THE GERMAN EMPIRE
By Michael Stuermer
A vivid, concise account of the German Empire, from its proclamation at Versailles in 1871 to its final dissolution, also at Versailles, in 1919.The period of almost half a century from 1871 to 1919 was one of huge upheaval, restlessness and change in Germany. Situated at the crossroads of history and geography, the country under Bismarck was struggling to preserve the predominance of Prussia and its traditional ruling elites, whilst also recognising the importance of modernisation. By the turn of the century Germany had overtaken Britain as the workshop of the world in industry, science, ideas and the arts, with enormous investments being made in these areas. Many people lost or swapped their traditional livelihoods, moved from the countryside to the cities, and embarked on a road to a prosperity unparalleled in Europe. Then in 1914 came the outbreak of the First World War, unleashing one of the greatest catastrophes of the twentieth century.
The Maid and the Queen
By Nancy Goldstone
An exceptionally dramatic life of Joan of Arc and her previously unchronicled mentor, Yolande of Aragon.How did an illiterate seventeen-year-old peasant girl manage to become one of histories most salient females? It is almost 600 years since Joan of Arc heard the voices of angels that would change her life for ever: in a breathtaking story her quest saved France from English domination and restored France's hereditary monarchy.Just thirteen when her life was turned upside down, Joan's holy guidance led her on an arduous eleven-day journey into the unknown, restoring the Dauphin back to his original birthright in an official coronation, allowing him to resume his rule as France's legitimate king. Joan summoned and led an impressive army of French loyalists against the English; the siege at Orleans was an exhilarating English defeat that liberated the city. The following year witnessed Joan's capture by the enemy. After a series of heroic endeavours to escape cruel adversaries, she was subjected to trial by inquisition and then in Rouen, the heart of France, Joan's courageous journey came to a heartbreaking conclusion. This is the story at the core of centuries of myth-making.But what if we no longer accept this tale? What if we question whether the Heavens and their angels were truly Joan's only source of strength and power? What if we demand a different narrative? This revisionist biography unearths the secular and verifiable basis for Joan's heroic exploits: Yolande of Aragon, a forgotten mentor. This is a story of not one life, but two; two lives that together were intertwined in the restoration of France's greatness.
Friend or Foe
By Alistair Horne
Britain's premier historian on France from Caesar to Mitterrand - to coincide with the centenary of the Entente CordialeA century after the Entente Cordiale ended centuries of war and enmity between France and Britain, and two hundred years after the coronation of Britain's deadly enemy, Napoleon Bonaparte, as Emperor, Alistair Horne contemplates two thousand years of France.The Entente Cordiale meant different things to the signatories. For France it meant, quite simply, the certainty at last of an ally who would counter-balance the dread power of Kaiser Wilhelm II's vast and menacing Reich on her doorstep. For Britain the Entente signified an end to centuries of conflict with France, but it also meant inevitable involvement in a major European war. The modern rift over the Iraq war has emphasized once again that a slim channel of water may be all that separates the countries physically, but in temperament, in attitudes, in life generally -- and, particularly, in history itself -- the differences remain fundamental, and intense.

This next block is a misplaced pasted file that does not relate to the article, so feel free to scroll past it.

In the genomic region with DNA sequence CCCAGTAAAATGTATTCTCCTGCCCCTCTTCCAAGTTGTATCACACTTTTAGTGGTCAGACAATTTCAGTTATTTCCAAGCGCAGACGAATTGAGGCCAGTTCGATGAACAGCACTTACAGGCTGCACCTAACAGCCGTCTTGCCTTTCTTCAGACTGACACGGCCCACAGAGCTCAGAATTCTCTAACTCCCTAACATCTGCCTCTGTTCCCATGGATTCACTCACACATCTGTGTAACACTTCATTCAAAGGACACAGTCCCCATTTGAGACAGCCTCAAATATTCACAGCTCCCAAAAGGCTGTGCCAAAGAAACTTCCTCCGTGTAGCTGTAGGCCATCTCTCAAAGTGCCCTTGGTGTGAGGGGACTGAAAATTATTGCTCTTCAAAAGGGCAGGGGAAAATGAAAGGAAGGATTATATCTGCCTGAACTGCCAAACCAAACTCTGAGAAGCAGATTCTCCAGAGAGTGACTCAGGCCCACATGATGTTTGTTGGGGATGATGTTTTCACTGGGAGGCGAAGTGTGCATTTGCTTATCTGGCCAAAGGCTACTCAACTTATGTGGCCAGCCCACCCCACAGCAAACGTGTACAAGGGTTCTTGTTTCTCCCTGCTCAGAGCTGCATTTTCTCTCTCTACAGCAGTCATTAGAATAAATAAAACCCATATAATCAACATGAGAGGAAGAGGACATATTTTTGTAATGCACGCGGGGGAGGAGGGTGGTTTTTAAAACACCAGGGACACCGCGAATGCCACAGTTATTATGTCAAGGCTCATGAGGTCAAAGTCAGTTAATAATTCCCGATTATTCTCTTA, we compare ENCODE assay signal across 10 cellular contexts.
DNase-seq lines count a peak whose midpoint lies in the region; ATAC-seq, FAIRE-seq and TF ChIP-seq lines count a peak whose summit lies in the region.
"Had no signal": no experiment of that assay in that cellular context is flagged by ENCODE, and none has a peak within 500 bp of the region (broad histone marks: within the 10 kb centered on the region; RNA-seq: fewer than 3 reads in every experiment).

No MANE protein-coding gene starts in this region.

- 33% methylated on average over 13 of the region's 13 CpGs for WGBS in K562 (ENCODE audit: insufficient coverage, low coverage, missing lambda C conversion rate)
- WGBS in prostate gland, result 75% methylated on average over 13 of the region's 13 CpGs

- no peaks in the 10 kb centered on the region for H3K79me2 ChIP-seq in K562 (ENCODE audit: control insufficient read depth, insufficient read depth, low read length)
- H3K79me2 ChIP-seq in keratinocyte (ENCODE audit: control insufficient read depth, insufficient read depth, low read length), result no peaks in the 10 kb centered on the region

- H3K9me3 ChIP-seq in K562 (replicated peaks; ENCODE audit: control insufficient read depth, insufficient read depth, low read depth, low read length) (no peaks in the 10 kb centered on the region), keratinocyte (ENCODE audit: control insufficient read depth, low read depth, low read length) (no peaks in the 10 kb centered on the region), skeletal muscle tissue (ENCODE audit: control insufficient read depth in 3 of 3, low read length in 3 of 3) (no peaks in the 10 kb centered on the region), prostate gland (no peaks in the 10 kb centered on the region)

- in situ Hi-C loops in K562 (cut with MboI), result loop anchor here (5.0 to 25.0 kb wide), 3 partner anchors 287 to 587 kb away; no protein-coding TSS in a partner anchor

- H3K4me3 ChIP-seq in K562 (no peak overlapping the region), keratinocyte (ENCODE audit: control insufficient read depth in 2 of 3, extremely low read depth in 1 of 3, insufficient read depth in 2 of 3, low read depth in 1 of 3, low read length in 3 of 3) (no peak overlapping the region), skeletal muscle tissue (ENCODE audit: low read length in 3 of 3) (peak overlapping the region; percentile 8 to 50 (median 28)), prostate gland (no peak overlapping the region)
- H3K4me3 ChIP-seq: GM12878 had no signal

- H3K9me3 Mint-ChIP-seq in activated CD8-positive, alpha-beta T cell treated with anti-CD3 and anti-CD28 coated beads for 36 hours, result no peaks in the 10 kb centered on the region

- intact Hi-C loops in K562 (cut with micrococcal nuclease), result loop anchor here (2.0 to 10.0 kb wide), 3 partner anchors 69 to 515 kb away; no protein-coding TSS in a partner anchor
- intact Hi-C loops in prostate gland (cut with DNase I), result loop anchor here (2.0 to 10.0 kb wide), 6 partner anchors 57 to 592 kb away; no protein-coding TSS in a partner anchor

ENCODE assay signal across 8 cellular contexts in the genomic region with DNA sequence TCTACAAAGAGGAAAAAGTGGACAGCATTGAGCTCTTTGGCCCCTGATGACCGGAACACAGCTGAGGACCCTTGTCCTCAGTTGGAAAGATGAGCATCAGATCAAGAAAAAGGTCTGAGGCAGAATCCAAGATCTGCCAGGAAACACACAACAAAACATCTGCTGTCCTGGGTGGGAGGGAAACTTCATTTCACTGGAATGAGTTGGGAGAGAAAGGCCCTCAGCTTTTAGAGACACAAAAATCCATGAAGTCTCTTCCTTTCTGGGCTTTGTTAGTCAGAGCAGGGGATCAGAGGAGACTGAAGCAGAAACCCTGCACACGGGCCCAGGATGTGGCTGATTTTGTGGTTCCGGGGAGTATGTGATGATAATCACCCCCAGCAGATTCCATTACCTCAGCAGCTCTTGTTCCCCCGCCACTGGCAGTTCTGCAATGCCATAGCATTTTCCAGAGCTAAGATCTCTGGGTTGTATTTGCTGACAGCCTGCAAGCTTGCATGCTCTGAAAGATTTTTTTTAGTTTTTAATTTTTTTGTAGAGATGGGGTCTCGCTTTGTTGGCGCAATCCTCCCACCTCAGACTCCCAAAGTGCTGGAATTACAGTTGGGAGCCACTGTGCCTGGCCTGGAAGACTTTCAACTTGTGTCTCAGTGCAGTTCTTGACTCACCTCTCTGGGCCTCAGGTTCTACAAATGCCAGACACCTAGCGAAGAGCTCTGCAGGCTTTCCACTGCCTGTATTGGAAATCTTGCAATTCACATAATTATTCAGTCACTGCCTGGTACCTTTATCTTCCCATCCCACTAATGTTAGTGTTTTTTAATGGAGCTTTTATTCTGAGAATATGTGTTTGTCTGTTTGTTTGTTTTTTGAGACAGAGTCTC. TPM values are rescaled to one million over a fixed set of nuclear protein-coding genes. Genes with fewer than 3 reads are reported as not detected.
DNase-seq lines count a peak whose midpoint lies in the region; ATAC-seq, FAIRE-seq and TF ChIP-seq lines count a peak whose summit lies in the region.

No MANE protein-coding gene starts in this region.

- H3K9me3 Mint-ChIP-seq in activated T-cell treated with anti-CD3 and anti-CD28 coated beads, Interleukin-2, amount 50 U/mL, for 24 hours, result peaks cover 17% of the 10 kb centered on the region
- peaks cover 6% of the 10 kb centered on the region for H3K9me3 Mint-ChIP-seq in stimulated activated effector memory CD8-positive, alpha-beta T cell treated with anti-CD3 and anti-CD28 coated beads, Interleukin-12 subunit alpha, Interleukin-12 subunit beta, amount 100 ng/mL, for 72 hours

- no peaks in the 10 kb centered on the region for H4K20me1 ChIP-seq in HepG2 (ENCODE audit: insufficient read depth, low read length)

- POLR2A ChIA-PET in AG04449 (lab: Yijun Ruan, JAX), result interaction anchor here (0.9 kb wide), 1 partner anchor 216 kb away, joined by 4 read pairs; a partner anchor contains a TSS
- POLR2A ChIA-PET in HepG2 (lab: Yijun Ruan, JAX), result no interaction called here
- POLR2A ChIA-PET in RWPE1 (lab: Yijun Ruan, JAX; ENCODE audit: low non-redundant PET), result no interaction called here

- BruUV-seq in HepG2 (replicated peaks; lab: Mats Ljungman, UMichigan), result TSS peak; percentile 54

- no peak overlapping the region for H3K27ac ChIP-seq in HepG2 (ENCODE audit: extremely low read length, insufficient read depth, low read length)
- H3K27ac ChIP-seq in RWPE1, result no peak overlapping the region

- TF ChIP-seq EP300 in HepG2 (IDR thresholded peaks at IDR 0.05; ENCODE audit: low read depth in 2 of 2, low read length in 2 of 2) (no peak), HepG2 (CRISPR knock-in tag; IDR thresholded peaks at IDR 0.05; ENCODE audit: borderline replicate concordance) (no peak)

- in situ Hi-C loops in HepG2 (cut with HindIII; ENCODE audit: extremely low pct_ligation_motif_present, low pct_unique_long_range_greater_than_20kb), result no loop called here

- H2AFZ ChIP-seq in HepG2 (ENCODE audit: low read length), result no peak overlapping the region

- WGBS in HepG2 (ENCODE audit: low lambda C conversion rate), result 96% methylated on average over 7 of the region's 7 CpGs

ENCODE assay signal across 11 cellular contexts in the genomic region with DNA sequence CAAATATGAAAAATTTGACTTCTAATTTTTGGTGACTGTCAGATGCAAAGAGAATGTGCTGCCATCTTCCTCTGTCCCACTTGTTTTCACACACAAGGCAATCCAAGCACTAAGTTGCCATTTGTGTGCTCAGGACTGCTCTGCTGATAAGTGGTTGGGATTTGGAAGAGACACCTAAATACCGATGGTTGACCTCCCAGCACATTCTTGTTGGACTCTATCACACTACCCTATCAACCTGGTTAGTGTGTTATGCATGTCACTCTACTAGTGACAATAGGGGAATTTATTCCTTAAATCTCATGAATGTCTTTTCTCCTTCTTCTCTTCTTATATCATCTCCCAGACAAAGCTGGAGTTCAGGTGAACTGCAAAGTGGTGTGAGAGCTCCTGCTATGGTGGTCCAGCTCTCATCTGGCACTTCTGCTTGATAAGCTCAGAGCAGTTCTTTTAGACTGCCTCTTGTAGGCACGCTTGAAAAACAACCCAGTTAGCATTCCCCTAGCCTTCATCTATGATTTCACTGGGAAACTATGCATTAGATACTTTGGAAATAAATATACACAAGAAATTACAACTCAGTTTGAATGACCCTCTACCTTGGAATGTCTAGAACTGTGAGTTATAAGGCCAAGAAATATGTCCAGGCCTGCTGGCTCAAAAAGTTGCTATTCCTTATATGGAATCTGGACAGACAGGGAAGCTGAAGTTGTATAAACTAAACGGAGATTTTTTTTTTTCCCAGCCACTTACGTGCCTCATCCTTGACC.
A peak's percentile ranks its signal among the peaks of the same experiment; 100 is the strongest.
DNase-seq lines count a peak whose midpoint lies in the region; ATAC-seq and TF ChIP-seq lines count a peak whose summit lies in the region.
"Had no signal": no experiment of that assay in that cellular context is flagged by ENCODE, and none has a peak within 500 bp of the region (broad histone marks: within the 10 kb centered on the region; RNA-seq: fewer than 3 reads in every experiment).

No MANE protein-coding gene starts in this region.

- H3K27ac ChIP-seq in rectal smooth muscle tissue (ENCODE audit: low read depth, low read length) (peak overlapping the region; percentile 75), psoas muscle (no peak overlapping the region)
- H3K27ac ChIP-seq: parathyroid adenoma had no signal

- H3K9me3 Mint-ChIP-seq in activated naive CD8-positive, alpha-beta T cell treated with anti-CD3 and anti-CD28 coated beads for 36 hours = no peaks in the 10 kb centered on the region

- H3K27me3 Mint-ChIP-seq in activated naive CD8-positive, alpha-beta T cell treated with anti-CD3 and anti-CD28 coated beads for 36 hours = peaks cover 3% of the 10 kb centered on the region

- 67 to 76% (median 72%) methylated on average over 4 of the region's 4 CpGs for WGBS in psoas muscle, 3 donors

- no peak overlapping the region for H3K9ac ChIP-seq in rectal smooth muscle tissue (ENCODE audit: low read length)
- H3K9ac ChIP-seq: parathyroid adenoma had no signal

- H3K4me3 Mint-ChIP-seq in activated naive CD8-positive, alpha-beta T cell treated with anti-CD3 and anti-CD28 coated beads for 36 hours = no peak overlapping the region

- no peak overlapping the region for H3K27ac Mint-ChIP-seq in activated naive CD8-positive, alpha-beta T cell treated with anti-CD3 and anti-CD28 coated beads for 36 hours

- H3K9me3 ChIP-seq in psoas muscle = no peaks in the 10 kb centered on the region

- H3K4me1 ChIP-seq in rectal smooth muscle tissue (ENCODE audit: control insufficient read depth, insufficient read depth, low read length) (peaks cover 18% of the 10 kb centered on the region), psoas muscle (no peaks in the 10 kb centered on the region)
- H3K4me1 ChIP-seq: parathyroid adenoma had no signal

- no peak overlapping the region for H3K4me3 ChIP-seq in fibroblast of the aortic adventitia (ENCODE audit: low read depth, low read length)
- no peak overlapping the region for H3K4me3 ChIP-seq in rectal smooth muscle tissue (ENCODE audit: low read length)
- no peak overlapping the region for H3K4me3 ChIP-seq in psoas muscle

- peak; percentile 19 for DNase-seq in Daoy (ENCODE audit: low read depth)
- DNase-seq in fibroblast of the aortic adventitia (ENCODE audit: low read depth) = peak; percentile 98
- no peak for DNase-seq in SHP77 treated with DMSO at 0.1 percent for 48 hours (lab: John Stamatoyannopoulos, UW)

Age Of Empire: 1875-1914
By Eric Hobsbawm
THE AGE OF EMPIRE is a book about the strange death of the nineteenth century, the world made by and for liberal middle classes in the name of universal progress and civilisation. It is about hopes realised which turned into fears: an era of unparalleled peace engendering an era of unparalleled war; revolt and revolution emerging on the outskirts of society; a time of profound identity crisis for bourgeois classes, among new and sudden mass labour movements which rejected capitalism and new middle classes which rejected liberalism. It is about world empires built and held with almost contemptuous ease by small bodies of Europeans which were to last barely a human lifetime, and a European domination of world history, which was never more confident than at the moment it was about to disappear for ever. It is about Queen Victoria, Madame Curie and the Kodak Girl, and the novel social world of cloth caps, golf clubs and brassieres, about Nietzsche, Carnegie, William Morris and Dreyfus, about politically ineffective terrorists, one of whom, to his and everyone's surprise, started a world war.With the AGE OF EMPIRE, Eric Hobsbawm, Britain's leading historian of the left, brings to a dazzling climax his brilliant interpretative history of 'the long nineteenth century'.